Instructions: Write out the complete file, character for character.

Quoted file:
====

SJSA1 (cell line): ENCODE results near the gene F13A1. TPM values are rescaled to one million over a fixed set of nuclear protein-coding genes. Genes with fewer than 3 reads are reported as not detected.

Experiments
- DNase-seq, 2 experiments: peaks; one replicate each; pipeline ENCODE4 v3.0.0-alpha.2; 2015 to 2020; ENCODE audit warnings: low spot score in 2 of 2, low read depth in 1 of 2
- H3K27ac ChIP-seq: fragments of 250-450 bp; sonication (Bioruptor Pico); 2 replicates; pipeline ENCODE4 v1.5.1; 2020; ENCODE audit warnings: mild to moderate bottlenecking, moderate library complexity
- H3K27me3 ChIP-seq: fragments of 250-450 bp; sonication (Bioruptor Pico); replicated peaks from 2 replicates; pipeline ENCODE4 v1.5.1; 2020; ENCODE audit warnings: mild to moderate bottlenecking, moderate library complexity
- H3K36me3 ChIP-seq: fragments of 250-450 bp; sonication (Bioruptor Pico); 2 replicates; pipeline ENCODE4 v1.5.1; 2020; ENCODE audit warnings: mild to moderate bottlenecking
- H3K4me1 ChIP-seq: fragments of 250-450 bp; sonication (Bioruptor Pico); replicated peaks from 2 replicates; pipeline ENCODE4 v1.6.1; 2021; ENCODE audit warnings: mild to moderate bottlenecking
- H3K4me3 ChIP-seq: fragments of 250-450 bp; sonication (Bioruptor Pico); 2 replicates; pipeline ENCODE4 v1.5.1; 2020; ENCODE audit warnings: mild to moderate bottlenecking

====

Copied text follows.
SJSA1 (cell line): ENCODE results near the gene F13A1. TPM values are rescaled to one million over a fixed set of nuclear protein-coding genes. Genes with fewer than 3 reads are reported as not detected.

Experiments
- DNase-seq, 2 experiments: peaks; one replicate each; pipeline ENCODE4 v3.0.0-alpha.2; 2015 to 2020; ENCODE audit warnings: low spot score in 2 of 2, low read depth in 1 of 2
- H3K27ac ChIP-seq: fragments of 250-450 bp; sonication (Bioruptor Pico); 2 replicates; pipeline ENCODE4 v1.5.1; 2020; ENCODE audit warnings: mild to moderate bottlenecking, moderate library complexity
- H3K27me3 ChIP-seq: fragments of 250-450 bp; sonication (Bioruptor Pico); replicated peaks from 2 replicates; pipeline ENCODE4 v1.5.1; 2020; ENCODE audit warnings: mild to moderate bottlenecking, moderate library complexity
- H3K36me3 ChIP-seq: fragments of 250-450 bp; sonication (Bioruptor Pico); 2 replicates; pipeline ENCODE4 v1.5.1; 2020; ENCODE audit warnings: mild to moderate bottlenecking
- H3K4me1 ChIP-seq: fragments of 250-450 bp; sonication (Bioruptor Pico); replicated peaks from 2 replicates; pipeline ENCODE4 v1.6.1; 2021; ENCODE audit warnings: mild to moderate bottlenecking
- H3K4me3 ChIP-seq: fragments of 250-450 bp; sonication (Bioruptor Pico); 2 replicates; pipeline ENCODE4 v1.5.1; 2020; ENCODE audit warnings: mild to moderate bottlenecking